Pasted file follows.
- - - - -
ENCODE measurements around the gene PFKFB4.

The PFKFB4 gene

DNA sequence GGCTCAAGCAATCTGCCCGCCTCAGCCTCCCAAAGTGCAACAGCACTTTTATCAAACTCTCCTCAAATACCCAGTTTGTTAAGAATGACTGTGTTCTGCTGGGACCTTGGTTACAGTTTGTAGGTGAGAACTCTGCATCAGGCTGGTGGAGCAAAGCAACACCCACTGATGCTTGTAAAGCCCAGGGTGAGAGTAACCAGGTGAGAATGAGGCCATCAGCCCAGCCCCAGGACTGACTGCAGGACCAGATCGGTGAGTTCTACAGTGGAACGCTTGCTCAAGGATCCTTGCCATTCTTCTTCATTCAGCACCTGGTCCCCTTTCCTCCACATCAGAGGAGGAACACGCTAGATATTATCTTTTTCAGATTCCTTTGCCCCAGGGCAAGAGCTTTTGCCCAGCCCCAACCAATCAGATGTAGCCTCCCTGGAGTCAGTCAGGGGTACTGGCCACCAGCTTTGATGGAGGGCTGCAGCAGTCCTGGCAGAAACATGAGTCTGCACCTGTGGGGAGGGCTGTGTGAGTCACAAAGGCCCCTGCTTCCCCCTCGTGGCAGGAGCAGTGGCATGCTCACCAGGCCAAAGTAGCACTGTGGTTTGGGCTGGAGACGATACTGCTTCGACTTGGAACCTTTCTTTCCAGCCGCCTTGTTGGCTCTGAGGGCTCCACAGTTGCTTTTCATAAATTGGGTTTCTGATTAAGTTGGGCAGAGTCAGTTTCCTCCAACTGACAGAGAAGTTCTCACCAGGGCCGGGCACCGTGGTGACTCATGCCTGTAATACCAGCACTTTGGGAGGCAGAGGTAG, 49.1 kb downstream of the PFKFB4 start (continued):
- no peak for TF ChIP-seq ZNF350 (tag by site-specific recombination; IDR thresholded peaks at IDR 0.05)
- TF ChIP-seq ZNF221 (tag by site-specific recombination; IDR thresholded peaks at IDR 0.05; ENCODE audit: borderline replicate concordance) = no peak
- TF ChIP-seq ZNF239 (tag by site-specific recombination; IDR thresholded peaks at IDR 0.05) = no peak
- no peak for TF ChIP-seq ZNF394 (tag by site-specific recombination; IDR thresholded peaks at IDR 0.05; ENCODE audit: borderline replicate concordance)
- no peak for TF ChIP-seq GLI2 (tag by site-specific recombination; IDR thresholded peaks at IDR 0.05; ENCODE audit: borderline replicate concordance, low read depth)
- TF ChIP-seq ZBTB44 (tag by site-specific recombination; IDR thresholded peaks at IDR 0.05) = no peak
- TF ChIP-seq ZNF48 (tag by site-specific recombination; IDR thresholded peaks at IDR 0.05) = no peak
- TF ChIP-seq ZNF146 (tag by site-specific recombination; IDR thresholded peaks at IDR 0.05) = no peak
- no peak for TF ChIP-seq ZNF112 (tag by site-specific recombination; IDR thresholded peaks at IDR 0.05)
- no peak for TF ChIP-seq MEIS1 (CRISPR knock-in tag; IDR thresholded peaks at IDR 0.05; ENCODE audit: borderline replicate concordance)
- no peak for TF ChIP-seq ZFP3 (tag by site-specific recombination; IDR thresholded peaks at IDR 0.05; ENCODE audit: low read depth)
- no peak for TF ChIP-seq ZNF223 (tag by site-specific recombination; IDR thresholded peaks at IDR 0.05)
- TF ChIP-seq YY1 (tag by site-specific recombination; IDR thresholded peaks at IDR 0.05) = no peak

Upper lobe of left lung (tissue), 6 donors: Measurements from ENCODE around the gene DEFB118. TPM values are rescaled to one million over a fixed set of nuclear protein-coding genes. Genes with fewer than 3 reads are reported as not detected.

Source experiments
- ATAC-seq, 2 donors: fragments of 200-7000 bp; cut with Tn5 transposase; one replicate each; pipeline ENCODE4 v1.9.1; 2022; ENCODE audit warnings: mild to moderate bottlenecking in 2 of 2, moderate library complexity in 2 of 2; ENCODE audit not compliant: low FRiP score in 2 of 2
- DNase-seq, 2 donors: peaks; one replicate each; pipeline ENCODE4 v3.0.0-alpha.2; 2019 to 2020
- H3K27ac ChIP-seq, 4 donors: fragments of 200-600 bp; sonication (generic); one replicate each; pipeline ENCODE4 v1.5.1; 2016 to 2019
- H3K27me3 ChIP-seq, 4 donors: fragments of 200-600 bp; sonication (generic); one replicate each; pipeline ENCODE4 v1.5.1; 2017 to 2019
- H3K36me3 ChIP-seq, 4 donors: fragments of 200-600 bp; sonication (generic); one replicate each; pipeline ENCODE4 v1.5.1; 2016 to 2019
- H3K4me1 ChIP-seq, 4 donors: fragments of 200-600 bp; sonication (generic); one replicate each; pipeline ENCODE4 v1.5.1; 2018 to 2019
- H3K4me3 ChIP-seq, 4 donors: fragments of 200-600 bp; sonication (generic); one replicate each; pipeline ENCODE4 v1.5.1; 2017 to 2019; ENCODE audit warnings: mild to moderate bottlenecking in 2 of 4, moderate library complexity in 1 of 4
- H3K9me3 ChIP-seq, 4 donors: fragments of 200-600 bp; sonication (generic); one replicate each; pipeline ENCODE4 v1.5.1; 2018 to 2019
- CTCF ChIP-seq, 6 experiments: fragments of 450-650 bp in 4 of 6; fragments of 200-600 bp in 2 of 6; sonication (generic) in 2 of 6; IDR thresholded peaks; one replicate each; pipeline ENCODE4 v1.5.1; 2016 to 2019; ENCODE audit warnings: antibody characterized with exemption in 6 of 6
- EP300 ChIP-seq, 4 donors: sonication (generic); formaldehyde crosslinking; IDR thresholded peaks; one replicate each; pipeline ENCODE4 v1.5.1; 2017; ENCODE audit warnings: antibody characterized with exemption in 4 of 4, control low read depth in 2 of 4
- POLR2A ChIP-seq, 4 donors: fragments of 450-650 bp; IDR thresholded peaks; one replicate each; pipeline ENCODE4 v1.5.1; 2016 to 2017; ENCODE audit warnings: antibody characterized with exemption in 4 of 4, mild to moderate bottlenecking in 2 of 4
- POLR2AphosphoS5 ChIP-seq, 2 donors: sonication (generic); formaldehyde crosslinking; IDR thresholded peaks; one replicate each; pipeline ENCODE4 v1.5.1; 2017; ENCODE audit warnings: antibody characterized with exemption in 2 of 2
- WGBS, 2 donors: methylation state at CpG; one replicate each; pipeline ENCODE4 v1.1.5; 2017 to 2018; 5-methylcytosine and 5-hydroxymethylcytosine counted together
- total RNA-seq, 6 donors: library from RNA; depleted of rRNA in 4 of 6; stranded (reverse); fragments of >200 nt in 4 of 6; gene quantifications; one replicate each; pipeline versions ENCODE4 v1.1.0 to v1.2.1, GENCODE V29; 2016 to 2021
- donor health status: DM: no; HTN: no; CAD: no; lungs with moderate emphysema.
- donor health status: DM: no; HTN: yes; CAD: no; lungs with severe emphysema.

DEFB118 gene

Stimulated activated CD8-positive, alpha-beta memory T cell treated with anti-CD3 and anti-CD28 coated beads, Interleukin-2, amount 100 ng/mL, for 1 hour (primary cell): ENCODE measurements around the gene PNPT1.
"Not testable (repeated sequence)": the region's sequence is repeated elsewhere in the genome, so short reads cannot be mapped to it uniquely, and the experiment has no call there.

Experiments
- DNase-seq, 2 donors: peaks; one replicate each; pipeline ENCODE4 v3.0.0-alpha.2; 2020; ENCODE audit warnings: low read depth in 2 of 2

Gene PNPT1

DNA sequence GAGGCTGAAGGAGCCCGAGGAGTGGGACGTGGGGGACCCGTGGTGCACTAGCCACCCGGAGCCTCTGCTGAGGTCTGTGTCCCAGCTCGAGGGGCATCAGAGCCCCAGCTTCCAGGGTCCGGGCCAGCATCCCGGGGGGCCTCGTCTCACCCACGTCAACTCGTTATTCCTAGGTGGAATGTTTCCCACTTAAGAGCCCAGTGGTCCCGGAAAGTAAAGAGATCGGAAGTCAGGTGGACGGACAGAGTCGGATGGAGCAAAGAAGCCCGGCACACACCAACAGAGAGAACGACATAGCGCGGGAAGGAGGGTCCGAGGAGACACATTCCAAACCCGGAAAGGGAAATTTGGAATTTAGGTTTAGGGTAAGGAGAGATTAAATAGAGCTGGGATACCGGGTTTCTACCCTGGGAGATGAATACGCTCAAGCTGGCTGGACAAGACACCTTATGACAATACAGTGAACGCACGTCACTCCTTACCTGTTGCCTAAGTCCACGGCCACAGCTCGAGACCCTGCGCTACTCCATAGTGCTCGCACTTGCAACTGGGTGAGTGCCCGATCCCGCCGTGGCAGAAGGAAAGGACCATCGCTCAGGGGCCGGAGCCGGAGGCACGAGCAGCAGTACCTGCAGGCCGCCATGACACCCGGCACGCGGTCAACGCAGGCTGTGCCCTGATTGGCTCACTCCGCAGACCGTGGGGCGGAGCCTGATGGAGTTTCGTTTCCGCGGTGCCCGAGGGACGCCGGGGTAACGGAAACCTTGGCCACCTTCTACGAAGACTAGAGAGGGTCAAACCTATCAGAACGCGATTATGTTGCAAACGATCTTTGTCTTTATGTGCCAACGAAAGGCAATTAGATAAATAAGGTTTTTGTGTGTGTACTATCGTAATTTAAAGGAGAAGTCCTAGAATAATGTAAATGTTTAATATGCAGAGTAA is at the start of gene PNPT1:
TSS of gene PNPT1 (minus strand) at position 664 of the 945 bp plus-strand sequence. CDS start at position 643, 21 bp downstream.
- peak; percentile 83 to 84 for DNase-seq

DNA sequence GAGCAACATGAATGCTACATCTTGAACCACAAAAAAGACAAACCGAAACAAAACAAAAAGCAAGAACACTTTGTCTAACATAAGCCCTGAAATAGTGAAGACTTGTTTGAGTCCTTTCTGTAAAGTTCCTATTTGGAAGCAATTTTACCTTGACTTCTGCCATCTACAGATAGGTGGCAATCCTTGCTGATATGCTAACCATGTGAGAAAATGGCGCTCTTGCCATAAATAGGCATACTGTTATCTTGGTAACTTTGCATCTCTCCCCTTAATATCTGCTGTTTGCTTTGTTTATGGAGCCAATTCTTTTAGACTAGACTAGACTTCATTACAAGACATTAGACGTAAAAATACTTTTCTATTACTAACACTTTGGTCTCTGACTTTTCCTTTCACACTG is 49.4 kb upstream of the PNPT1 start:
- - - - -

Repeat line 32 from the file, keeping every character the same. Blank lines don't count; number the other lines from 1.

- total RNA-seq, 6 donors: library from RNA; depleted of rRNA in 4 of 6; stranded (reverse); fragments of >200 nt in 4 of 6; gene quantifications; one replicate each; pipeline versions ENCODE4 v1.1.0 to v1.2.1, GENCODE V29; 2016 to 2021